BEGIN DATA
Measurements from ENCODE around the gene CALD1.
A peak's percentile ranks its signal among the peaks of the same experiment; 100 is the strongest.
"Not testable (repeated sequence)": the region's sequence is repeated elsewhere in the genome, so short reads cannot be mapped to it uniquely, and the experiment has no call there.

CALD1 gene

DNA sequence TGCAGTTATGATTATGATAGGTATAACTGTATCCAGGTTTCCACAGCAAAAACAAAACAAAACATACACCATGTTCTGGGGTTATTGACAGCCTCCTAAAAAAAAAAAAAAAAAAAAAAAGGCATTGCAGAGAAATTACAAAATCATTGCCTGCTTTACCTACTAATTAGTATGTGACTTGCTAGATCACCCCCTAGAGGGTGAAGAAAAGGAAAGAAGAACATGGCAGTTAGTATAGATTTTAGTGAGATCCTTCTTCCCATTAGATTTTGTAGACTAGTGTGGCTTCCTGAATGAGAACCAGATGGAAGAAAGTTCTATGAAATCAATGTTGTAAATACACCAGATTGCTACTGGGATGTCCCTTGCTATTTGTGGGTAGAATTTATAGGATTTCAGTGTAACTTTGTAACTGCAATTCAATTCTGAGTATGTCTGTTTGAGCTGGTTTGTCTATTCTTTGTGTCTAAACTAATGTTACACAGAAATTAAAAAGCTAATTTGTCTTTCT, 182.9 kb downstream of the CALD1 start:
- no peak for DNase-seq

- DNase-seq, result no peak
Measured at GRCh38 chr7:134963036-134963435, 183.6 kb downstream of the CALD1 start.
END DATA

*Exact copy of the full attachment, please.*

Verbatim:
Measurements from ENCODE around the gene CALD1.
A peak's percentile ranks its signal among the peaks of the same experiment; 100 is the strongest.
"Not testable (repeated sequence)": the region's sequence is repeated elsewhere in the genome, so short reads cannot be mapped to it uniquely, and the experiment has no call there.

CALD1 gene

DNA sequence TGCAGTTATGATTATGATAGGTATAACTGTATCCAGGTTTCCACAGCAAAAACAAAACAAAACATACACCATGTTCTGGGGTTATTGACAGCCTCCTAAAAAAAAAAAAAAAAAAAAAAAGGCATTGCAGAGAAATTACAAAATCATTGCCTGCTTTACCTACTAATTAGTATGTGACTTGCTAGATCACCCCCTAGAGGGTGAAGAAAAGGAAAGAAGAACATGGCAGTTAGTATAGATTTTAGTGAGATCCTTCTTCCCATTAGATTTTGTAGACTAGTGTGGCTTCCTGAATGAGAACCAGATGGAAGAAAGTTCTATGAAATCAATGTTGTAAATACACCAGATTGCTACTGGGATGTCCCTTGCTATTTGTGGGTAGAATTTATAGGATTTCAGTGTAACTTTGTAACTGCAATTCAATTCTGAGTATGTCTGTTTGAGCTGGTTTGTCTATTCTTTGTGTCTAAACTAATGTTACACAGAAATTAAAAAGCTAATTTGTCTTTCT, 182.9 kb downstream of the CALD1 start:
- no peak for DNase-seq

- DNase-seq, result no peak
Measured at GRCh38 chr7:134963036-134963435, 183.6 kb downstream of the CALD1 start.